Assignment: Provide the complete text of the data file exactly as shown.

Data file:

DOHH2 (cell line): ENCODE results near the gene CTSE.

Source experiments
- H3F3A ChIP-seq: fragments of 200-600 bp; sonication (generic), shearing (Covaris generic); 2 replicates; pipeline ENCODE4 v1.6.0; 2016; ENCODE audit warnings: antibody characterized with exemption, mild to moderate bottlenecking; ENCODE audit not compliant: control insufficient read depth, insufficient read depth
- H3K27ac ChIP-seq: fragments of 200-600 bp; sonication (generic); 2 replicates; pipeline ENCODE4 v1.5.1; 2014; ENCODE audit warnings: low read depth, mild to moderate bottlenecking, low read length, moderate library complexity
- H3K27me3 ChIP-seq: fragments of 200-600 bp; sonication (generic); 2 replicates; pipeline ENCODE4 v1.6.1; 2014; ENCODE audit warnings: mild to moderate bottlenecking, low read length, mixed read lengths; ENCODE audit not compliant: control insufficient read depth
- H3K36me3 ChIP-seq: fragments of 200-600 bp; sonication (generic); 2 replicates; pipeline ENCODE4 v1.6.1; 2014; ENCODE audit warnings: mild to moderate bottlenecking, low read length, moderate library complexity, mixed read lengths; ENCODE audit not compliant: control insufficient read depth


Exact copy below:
DOHH2 (cell line): ENCODE results near the gene CTSE.

Source experiments
- H3F3A ChIP-seq: fragments of 200-600 bp; sonication (generic), shearing (Covaris generic); 2 replicates; pipeline ENCODE4 v1.6.0; 2016; ENCODE audit warnings: antibody characterized with exemption, mild to moderate bottlenecking; ENCODE audit not compliant: control insufficient read depth, insufficient read depth
- H3K27ac ChIP-seq: fragments of 200-600 bp; sonication (generic); 2 replicates; pipeline ENCODE4 v1.5.1; 2014; ENCODE audit warnings: low read depth, mild to moderate bottlenecking, low read length, moderate library complexity
- H3K27me3 ChIP-seq: fragments of 200-600 bp; sonication (generic); 2 replicates; pipeline ENCODE4 v1.6.1; 2014; ENCODE audit warnings: mild to moderate bottlenecking, low read length, mixed read lengths; ENCODE audit not compliant: control insufficient read depth
- H3K36me3 ChIP-seq: fragments of 200-600 bp; sonication (generic); 2 replicates; pipeline ENCODE4 v1.6.1; 2014; ENCODE audit warnings: mild to moderate bottlenecking, low read length, moderate library complexity, mixed read lengths; ENCODE audit not compliant: control insufficient read depth